Michou L, Teixeira VH, Pierlot C, Lasbleiz S, Bardin T, Dieude P et al (2008) Associations between genetic factors, tobacco smoking and autoantibodies in familial and sporadic rheumatoid arthritis. Ann Rheum Dis 67(4):466–470PubMedCrossRefGoogle Scholar
Karlson EW, Mandl LA, Aweh GN, Grodstein F (2003) Coffee consumption and risk of rheumatoid arthritis. Arthritis Rheum 48(11):3055–3060PubMedCrossRefGoogle Scholar
Mikuls TR, Cerhan JR, Criswell LA, Merlino L, Mudano AS, Burma M et al (2002) Coffee, tea, and caffeine consumption and risk of rheumatoid arthritis: results from the Iowa Women’s Health Study. Arthritis Rheum 46(1):83–91PubMedCrossRefGoogle Scholar
Pedersen M, Jacobsen S, Klarlund M, Pedersen BV, Wiik A, Wohlfahrt J et al (2006) Environmental risk factors differ between rheumatoid arthritis with and without auto-antibodies against cyclic citrullinated peptides. Arthritis Res Ther 8(4):R133PubMedCentralPubMedCrossRefGoogle Scholar
Heliovaara M, Aho K, Knekt P, Impivaara O, Reunanen A, Aromaa A (2000) Coffee consumption, rheumatoid factor, and the risk of rheumatoid arthritis. Ann Rheum Dis 59(8):631–635PubMedCentralPubMedCrossRefGoogle Scholar
Pattison DJ, Symmons DP, Young A (2004) Does diet have a role in the aetiology of rheumatoid arthritis? Proc Nutr Soc 63(1):137–143PubMedCrossRefGoogle Scholar
Lee YH, Rho YH, Choi SJ, Ji JD, Song GG, Nath SK et al (2007) The PTPN22 C1858T functional polymorphism and autoimmune diseases—a meta-analysis. Rheumatology (Oxford) 46(1):49–56CrossRefGoogle Scholar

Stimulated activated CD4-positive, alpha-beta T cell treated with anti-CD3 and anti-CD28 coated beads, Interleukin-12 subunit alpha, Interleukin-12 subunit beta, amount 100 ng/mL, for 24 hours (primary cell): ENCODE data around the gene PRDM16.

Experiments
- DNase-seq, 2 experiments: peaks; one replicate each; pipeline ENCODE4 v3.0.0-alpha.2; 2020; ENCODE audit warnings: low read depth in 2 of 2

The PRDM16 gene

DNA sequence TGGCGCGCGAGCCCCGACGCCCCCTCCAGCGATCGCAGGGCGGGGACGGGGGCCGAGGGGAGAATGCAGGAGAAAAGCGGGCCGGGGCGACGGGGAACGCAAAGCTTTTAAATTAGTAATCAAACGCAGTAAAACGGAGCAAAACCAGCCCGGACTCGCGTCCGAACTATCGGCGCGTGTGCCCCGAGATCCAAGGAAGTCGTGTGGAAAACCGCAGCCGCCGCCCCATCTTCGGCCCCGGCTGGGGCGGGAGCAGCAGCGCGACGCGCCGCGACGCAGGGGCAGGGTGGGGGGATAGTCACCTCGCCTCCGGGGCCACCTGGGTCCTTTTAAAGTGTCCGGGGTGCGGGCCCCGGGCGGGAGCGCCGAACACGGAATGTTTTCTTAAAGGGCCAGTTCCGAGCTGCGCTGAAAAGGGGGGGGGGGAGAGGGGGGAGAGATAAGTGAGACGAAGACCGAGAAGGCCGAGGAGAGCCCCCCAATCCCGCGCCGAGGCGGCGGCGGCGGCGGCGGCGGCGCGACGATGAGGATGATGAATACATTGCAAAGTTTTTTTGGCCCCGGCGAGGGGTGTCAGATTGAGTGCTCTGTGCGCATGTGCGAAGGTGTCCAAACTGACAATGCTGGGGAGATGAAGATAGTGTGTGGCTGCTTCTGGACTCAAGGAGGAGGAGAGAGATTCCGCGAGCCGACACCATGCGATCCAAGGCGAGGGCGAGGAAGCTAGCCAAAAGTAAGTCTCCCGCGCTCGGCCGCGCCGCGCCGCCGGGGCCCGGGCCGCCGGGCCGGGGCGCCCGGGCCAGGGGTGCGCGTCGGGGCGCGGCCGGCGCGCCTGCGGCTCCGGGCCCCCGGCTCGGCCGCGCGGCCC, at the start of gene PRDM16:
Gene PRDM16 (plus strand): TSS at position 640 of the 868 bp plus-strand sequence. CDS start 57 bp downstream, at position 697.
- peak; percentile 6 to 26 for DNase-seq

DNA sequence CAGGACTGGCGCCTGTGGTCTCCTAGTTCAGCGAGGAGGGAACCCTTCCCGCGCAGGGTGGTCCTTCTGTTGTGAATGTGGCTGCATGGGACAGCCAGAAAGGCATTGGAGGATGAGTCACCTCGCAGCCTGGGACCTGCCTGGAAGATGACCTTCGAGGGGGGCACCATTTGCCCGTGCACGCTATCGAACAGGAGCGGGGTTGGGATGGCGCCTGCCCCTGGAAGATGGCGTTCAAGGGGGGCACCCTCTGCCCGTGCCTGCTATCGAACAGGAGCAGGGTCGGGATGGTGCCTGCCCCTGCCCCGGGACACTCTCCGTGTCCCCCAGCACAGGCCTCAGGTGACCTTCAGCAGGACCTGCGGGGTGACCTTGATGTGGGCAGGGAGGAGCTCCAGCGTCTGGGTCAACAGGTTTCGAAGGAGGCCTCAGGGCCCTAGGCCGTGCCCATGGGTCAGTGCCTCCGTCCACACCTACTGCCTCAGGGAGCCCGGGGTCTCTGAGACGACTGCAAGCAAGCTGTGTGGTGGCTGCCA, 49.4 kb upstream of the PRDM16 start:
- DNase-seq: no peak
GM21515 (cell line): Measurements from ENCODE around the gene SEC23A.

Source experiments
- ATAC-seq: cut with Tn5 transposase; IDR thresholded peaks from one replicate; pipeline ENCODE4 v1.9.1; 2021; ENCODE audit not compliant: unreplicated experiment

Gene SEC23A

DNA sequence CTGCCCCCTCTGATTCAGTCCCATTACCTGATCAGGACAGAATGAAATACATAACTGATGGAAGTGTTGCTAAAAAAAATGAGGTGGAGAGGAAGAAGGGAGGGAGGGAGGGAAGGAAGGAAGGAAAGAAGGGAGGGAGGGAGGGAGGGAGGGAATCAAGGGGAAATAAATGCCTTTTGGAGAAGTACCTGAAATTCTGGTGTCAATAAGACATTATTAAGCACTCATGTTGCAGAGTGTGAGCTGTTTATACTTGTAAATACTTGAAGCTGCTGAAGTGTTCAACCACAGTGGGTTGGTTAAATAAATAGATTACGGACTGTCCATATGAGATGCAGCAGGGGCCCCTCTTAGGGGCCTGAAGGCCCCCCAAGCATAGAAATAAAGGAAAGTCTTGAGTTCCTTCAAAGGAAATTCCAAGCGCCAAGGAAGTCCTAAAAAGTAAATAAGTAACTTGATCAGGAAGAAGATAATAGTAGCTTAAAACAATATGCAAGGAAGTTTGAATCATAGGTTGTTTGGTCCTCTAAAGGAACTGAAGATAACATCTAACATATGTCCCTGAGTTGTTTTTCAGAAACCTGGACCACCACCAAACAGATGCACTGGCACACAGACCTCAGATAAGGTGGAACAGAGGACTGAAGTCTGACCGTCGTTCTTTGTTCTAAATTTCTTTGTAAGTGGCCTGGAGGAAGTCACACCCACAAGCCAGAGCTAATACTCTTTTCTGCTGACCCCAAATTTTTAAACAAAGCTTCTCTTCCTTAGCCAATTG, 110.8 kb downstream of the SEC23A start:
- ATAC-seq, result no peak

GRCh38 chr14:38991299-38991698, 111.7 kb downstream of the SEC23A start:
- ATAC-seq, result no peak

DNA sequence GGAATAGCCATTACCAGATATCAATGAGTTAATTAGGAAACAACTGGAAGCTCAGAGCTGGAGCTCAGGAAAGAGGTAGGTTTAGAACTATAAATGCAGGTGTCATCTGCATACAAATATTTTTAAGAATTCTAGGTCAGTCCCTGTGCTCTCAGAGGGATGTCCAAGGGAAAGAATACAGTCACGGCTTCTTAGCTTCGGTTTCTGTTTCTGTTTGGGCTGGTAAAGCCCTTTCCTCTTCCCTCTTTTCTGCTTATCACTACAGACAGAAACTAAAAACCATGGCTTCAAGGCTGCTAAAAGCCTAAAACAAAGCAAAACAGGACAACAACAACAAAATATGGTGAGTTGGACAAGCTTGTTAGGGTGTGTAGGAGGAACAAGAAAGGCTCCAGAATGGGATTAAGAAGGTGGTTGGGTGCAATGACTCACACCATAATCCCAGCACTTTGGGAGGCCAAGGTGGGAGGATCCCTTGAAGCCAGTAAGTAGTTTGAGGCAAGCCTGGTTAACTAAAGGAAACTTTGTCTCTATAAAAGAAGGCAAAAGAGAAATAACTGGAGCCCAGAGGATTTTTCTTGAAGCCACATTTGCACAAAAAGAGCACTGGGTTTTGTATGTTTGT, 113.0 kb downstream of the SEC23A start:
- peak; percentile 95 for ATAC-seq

Lee YH, Rho YH, Choi SJ, Ji JD, Song GG (2007) PADI4 polymorphisms and rheumatoid arthritis susceptibility: a meta-analysis. Rheumatol Int 27(9):827–833PubMedCrossRefGoogle Scholar
Lee YH, Bae SC, Choi SJ, Ji JD, Song GG (2011) Associations between vitamin D receptor polymorphisms and susceptibility to rheumatoid arthritis and systemic lupus erythematosus: a meta-analysis. Mol Biol Rep 38(6):3643–3651PubMedCrossRefGoogle Scholar
Davey P, Grainger D, MacMillan J, Rajan N, Aristides M, Gliksman M (1997) Clinical outcomes with insulin lispro compared with human regular insulin: a meta-analysis. Clin Ther 19(4):656–674PubMedCrossRefGoogle Scholar
Jadad AR, Moore RA, Carroll D, Jenkinson C, Reynolds DJ, Gavaghan DJ et al (1996) Assessing the quality of reports of randomized clinical trials: is blinding necessary? Control Clin Trials 17(1):1–12PubMedCrossRefGoogle Scholar
Duval S, Tweedie R (2000) Trim and fill: a simple funnel-plot-based method of testing and adjusting for publication bias in meta-analysis. Biometrics 56(2):455–463PubMedCrossRefGoogle Scholar